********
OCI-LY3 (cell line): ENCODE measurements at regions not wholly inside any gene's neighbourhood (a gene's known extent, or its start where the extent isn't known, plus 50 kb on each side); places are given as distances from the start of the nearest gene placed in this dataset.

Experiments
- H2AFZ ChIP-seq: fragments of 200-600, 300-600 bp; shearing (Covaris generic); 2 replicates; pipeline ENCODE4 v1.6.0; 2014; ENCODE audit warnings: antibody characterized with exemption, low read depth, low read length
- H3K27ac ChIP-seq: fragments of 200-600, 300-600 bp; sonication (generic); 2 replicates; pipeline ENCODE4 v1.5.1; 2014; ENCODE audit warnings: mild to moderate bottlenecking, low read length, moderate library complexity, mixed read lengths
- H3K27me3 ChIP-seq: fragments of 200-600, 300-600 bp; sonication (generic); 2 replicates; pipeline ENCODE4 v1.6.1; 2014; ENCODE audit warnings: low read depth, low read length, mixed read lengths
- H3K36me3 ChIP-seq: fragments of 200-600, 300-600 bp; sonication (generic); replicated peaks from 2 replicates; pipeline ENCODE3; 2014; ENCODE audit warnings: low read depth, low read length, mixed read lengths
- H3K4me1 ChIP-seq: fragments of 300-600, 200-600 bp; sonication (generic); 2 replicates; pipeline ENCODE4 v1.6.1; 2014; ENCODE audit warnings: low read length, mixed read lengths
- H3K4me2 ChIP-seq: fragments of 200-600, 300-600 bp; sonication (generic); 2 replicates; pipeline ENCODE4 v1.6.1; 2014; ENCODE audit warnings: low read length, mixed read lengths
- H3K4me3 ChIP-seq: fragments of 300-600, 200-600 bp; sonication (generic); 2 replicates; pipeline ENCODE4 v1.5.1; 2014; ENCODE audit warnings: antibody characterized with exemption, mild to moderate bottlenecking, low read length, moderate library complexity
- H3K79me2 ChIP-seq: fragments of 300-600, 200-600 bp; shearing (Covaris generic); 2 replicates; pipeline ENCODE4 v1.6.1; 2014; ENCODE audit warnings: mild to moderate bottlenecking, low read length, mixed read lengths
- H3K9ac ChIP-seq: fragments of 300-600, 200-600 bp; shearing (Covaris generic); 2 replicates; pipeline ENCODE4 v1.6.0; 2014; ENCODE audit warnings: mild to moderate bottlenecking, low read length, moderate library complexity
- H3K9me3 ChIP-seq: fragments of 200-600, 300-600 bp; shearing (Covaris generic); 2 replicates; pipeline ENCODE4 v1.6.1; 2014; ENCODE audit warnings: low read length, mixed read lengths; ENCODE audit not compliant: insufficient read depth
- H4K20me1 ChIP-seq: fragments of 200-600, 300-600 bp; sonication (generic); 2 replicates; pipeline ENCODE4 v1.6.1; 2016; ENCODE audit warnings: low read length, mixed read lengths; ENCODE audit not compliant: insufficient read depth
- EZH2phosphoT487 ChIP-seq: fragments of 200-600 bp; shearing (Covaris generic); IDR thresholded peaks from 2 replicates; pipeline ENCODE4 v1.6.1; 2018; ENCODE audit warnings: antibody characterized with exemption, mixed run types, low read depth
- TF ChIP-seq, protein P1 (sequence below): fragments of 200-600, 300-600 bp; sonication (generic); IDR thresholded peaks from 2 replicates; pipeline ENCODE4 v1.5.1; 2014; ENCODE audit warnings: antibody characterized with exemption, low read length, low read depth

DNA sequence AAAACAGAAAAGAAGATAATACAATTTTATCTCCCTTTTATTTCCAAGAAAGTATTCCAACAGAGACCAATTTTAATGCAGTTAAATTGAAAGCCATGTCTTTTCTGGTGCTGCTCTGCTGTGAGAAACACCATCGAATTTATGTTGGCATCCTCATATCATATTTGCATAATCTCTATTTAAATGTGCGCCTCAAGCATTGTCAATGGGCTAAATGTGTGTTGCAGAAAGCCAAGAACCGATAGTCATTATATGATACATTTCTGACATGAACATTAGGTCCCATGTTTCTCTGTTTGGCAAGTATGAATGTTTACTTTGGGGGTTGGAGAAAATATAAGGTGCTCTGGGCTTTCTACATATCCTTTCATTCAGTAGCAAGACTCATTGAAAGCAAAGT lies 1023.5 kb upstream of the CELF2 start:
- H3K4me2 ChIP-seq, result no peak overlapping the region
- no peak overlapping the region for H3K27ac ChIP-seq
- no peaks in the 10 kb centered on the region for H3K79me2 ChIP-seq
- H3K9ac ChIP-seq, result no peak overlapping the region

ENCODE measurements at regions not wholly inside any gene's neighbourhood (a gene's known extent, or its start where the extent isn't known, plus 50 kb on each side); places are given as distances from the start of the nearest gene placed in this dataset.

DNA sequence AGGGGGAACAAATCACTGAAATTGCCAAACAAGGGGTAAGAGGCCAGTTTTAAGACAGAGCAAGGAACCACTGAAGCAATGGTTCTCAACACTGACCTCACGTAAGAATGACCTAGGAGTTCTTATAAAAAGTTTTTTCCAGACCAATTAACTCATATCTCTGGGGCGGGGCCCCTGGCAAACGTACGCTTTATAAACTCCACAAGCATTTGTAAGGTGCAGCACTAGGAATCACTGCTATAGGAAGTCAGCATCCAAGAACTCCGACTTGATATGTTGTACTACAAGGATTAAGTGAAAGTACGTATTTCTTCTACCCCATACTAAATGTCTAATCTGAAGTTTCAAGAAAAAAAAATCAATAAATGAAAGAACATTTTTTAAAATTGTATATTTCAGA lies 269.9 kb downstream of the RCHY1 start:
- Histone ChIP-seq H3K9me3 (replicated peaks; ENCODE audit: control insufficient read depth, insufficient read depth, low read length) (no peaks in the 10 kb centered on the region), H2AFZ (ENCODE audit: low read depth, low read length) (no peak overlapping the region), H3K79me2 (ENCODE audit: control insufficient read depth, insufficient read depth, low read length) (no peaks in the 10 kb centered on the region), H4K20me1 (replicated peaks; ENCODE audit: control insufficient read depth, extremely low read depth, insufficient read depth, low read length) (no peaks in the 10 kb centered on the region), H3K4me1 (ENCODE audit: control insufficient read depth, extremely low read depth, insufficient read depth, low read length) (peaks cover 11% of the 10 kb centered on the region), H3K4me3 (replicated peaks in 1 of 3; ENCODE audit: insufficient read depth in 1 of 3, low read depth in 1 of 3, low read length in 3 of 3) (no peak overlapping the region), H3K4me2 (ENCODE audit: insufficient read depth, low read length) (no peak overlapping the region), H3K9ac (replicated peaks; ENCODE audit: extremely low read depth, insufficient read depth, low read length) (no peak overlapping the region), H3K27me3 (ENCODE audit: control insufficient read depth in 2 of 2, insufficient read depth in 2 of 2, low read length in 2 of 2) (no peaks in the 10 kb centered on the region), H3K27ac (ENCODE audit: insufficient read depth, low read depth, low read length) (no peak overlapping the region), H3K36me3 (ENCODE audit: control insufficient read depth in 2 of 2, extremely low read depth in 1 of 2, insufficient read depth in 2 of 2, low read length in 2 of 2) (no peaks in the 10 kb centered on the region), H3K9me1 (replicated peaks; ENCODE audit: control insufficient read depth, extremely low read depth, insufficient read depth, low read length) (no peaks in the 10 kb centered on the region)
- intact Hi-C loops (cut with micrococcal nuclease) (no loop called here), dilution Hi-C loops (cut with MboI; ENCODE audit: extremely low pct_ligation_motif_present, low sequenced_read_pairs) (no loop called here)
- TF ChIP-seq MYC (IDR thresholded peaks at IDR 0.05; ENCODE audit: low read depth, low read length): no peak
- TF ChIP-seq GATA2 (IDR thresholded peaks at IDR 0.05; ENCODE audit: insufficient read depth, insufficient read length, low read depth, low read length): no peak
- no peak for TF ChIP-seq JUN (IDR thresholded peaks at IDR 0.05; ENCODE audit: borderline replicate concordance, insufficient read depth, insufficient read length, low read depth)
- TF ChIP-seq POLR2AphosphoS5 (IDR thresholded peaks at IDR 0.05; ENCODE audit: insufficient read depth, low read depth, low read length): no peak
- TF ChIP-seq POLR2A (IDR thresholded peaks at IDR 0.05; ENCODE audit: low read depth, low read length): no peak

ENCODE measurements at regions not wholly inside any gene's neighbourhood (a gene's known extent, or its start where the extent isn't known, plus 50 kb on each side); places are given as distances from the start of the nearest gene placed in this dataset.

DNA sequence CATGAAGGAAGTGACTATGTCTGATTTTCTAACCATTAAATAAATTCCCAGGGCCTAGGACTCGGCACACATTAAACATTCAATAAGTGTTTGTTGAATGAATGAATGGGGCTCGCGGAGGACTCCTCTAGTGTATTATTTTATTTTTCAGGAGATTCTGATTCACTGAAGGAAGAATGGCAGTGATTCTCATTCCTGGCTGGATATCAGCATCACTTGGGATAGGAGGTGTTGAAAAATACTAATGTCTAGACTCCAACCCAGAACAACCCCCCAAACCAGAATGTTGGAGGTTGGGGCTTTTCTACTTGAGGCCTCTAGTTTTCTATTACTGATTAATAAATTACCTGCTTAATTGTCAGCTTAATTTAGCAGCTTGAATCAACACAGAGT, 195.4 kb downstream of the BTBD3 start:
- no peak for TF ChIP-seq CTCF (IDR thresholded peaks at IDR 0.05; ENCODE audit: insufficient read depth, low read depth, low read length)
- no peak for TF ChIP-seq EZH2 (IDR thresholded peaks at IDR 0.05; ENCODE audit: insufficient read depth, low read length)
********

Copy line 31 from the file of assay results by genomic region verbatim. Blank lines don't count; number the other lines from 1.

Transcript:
DNA sequence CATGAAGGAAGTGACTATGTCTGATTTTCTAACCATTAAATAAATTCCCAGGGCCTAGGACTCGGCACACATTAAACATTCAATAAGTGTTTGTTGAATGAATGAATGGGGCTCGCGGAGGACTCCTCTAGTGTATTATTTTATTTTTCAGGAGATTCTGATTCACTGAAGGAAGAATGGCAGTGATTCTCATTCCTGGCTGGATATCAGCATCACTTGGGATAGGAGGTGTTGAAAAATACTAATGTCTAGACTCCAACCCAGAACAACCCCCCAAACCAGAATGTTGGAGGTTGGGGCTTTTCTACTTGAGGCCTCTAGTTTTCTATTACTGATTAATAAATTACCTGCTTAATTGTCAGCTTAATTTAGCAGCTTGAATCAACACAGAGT, 195.4 kb downstream of the BTBD3 start: